When his racing days were done, Ireland went into a journalism career and, for a period of time, he ran a fishing trawler business as well. Sadly, he died of cancer in the fall of 1993. At the time of his passing, he was holding the presidency of the British Racing Drivers Club.

Zach Veach splits with Andretti Autosport for rest of IndyCar season

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Zach Veach will be leaving his Andretti Autosport ride with three races remaining in the season, choosing to explore options after the decision was made he wouldn’t return for 2021.

In a Wednesday release, Andretti Autosport said a replacement driver for the No. 26 Dallara-Honda would be named in the coming days. The NTT IndyCar Series will race Oct. 2-3 at the Indianapolis Motor Speedway road course and then conclude the season Oct. 25 on the streets of St. Petersburg, Florida.

Veach was ranked 11th in the points standings through 11 races of his third season with Andretti. Since a fourth in the June 6 season opener at Texas Motor Speedway, he hadn’t finished higher than 14th.

“The decision was made that I will not be returning in 2021 with Andretti Autosport in the No. 26 Gainbridge car,” Veach said in the Andretti release. “This, along with knowing that limited testing exists for teams due to COVID, have led me to the decision to step out of the car for the remainder of the 2020 IndyCar season. I am doing this to allow the team to have time with other drivers as they prepare for 2021, and so that I can also explore my own 2021 options.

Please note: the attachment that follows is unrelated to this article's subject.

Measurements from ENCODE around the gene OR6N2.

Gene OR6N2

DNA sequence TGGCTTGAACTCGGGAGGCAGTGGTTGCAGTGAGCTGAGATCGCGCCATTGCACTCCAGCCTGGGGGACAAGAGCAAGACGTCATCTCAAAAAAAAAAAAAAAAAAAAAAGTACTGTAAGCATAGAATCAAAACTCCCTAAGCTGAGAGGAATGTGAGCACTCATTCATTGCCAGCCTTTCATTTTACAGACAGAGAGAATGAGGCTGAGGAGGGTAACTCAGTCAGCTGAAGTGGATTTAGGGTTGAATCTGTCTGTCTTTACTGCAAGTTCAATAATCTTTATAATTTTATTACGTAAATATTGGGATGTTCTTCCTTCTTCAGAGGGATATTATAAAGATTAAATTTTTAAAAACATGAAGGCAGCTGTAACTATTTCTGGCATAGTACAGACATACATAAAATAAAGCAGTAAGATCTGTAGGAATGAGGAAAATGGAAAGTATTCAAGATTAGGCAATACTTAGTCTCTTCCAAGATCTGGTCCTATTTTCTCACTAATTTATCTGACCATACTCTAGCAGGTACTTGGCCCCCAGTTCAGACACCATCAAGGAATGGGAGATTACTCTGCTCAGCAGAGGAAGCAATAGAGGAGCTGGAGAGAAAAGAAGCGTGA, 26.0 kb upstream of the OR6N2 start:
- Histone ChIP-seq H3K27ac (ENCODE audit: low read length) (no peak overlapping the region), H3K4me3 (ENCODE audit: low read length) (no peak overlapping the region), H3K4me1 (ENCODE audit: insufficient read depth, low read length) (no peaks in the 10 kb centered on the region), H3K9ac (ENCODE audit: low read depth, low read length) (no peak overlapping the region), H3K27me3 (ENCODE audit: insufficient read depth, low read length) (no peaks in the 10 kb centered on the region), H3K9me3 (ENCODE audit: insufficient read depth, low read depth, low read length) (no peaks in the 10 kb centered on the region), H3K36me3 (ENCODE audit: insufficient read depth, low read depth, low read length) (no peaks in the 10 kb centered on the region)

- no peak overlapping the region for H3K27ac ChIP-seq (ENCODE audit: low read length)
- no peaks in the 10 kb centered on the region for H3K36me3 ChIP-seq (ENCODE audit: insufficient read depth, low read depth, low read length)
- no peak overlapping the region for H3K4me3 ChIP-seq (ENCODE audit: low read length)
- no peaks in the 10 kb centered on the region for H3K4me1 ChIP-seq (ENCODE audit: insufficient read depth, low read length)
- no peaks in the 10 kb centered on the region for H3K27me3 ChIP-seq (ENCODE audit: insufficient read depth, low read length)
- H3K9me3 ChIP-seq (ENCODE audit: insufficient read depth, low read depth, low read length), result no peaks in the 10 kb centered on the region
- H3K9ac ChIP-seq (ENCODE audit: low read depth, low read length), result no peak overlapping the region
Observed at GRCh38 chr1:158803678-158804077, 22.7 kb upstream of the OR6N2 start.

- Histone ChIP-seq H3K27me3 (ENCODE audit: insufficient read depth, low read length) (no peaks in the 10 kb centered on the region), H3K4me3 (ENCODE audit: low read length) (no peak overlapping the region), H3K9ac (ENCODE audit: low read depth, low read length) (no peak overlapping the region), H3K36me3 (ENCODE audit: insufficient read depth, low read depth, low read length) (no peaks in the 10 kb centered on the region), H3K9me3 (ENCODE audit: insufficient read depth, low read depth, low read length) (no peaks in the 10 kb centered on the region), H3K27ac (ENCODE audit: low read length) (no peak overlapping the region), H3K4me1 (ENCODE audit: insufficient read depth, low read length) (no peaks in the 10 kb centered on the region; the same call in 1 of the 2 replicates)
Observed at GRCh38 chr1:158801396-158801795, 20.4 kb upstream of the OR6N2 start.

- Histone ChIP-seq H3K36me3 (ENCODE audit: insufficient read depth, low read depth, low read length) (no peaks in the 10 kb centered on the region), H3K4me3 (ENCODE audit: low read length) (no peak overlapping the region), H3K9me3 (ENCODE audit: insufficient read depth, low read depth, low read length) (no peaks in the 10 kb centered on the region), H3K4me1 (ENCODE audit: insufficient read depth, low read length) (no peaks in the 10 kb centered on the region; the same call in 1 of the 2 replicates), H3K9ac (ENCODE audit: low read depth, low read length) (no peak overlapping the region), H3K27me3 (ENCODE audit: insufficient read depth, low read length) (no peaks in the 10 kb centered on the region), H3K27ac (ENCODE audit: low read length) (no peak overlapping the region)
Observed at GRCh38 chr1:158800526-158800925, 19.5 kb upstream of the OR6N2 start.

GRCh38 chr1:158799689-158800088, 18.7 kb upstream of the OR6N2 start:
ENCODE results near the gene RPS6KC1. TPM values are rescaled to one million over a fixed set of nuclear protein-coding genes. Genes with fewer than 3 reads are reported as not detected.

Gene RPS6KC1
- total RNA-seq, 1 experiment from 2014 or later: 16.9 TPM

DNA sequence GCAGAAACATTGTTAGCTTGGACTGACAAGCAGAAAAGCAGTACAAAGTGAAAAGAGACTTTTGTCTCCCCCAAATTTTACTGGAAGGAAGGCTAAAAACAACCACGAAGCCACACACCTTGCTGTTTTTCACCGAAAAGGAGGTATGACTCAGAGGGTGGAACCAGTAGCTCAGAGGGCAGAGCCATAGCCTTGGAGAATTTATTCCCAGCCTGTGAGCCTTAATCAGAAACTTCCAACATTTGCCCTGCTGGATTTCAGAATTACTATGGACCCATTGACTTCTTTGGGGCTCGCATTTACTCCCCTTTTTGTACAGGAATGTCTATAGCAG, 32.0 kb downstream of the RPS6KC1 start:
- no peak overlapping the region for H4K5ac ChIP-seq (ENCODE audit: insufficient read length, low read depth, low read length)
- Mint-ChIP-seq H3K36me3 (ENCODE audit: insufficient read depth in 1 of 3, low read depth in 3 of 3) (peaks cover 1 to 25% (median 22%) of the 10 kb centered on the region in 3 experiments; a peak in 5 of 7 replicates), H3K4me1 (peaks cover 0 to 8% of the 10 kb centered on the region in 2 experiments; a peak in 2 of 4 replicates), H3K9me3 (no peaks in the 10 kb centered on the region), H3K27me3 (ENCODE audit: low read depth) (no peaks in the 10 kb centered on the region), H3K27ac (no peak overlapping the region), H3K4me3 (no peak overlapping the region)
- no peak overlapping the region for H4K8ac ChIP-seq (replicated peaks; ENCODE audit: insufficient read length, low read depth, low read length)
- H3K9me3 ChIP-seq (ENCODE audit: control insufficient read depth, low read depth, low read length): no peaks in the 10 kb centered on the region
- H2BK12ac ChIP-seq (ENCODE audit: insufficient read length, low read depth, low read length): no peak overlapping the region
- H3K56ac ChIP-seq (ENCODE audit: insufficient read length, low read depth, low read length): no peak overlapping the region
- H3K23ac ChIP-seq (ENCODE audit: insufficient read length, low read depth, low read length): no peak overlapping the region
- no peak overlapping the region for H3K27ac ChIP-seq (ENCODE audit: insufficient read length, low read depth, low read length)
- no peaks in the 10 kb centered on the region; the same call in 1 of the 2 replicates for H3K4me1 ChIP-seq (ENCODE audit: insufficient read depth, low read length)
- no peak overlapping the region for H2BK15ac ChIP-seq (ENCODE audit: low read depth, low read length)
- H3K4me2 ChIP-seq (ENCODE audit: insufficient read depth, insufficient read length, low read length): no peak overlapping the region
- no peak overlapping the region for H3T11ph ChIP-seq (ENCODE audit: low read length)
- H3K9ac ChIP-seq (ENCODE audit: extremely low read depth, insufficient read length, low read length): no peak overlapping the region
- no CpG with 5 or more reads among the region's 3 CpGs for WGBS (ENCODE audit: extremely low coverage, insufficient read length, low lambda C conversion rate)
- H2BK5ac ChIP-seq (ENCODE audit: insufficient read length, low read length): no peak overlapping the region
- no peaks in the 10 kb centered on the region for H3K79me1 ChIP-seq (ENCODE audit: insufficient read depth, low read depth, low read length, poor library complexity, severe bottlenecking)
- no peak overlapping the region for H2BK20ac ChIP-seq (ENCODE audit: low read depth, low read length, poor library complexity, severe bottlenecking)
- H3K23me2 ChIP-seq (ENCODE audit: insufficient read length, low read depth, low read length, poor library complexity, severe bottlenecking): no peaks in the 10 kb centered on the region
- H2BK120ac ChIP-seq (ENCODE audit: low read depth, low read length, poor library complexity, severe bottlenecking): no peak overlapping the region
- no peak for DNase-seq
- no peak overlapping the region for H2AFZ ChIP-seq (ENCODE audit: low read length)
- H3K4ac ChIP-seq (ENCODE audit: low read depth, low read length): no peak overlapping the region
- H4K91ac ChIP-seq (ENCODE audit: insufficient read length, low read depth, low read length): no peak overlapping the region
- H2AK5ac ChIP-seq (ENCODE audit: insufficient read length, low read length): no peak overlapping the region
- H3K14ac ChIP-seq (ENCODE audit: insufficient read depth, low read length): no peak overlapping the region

“This is the hardest decision I have ever made, but to me, racing is about family, and it is my belief that you take care of your family. Andretti Autosport is my family and I feel this is what is best to help us all reach the next step. I will forever be grateful to Michael and the team for all of their support over the years. I would not be where I am today if it wasn’t for a relationship that started many years ago with Road to Indy. I will also be forever grateful to Dan Towriss for his friendship and for the opportunity he and Gainbridge have given me.

“My love for this sport and the people involved is unmeasurable, and I look forward to continuing to be amongst the racing world and fans in 2021.”

Said team owner Michael Andretti: “We first welcomed Zach to the Andretti team back in his USF2000 days and have enjoyed watching him grow and evolve as a racer, and a person. His decision to allow us to use the last few races to explore our 2021 options shows the measure of his character.

“Zach has always placed team and family first, and we’re very happy to have had him as part of ours for so many years. We wish him the best in whatever 2021 may bring and will always consider him a friend.”

Andretti fields five full-time cars for Veach, Alexander Rossi, Ryan Hunter-Reay, Marco Andretti and Colton Herta.

It also has fielded James Hinchcliffe in three races this season.